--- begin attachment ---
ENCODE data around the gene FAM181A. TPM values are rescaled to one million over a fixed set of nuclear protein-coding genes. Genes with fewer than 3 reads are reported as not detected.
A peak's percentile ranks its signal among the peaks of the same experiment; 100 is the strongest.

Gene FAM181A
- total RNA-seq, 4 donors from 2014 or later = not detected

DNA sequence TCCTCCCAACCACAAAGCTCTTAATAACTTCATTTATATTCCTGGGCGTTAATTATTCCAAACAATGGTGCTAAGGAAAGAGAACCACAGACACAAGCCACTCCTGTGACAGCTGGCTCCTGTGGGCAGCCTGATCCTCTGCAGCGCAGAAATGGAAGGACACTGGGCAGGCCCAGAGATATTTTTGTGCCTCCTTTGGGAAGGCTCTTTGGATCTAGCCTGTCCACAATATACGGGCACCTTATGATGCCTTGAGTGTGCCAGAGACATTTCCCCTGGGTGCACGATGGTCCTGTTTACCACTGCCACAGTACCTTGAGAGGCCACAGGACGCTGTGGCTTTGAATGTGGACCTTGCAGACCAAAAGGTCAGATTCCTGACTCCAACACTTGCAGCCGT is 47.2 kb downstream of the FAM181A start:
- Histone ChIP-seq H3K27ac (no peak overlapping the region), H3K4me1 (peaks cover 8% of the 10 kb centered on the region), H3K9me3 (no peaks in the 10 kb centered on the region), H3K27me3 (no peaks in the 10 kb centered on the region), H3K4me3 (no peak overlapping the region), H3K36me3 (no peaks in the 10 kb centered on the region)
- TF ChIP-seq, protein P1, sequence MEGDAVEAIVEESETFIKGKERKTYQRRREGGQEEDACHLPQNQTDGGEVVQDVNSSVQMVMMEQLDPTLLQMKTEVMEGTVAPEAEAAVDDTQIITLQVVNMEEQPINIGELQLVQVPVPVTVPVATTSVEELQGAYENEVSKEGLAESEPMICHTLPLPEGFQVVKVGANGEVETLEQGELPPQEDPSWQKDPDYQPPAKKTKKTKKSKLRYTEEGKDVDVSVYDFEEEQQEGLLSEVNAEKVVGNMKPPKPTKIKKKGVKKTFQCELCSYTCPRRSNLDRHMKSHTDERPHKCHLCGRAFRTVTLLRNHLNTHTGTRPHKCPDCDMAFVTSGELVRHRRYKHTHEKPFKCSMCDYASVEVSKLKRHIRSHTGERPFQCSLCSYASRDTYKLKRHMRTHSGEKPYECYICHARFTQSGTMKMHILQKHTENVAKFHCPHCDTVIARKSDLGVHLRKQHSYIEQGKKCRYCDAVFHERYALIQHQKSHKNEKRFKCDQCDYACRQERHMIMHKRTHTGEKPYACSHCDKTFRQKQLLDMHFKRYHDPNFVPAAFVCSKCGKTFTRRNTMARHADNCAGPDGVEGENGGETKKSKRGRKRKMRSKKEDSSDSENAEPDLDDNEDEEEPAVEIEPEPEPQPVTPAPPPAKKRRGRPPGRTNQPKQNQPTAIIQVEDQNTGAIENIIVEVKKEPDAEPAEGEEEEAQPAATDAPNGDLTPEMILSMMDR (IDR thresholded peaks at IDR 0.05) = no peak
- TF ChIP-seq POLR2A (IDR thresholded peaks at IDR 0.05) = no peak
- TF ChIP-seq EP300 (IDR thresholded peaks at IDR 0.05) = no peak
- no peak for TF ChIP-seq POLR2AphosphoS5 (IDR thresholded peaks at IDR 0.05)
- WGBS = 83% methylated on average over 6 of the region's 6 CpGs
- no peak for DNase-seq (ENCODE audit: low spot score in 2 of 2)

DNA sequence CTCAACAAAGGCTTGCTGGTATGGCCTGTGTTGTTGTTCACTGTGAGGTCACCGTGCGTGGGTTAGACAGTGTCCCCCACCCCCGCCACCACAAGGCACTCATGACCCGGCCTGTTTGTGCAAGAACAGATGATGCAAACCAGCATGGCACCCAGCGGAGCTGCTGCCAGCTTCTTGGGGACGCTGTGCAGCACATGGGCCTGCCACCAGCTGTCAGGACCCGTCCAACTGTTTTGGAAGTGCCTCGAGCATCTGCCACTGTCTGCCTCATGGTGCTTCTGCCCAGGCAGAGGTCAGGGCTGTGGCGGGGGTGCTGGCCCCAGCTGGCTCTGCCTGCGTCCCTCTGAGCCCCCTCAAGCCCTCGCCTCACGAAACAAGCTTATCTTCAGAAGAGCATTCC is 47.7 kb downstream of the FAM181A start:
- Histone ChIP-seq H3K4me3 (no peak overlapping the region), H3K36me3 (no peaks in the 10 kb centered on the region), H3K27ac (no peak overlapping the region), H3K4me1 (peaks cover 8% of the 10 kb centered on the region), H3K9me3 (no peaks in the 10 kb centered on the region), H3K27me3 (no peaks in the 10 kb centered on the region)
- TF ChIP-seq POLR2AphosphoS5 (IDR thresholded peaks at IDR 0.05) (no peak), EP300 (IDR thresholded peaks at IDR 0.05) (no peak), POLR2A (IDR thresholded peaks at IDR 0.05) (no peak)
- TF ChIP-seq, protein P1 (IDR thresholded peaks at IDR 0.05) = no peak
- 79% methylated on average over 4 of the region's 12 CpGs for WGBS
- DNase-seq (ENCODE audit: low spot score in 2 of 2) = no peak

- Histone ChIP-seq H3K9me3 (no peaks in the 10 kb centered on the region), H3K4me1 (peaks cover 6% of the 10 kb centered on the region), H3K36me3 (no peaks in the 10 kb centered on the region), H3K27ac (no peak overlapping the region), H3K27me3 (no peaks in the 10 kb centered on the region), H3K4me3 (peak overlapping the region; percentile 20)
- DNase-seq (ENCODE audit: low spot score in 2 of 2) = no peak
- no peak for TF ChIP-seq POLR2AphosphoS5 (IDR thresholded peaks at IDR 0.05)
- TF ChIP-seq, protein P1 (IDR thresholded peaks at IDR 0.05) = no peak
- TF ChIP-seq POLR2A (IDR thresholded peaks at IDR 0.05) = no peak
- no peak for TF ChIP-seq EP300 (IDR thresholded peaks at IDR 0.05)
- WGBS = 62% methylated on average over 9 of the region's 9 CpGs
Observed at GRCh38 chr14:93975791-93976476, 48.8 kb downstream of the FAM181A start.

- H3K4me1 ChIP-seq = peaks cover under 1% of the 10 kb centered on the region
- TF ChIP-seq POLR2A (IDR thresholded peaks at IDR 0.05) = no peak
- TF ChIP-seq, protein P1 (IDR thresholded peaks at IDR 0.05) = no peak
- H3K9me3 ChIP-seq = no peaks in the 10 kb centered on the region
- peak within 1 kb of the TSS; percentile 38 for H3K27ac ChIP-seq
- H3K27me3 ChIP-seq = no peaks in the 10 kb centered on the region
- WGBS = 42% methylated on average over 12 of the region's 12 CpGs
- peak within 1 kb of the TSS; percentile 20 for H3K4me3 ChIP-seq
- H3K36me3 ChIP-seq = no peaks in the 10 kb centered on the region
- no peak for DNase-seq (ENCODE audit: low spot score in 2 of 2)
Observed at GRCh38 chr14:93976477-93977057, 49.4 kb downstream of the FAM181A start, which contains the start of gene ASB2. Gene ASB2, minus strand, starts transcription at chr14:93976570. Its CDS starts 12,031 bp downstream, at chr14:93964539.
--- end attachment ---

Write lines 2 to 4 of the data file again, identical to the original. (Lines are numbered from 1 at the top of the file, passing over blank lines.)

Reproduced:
A peak's percentile ranks its signal among the peaks of the same experiment; 100 is the strongest.

Gene FAM181A
- total RNA-seq, 4 donors from 2014 or later = not detected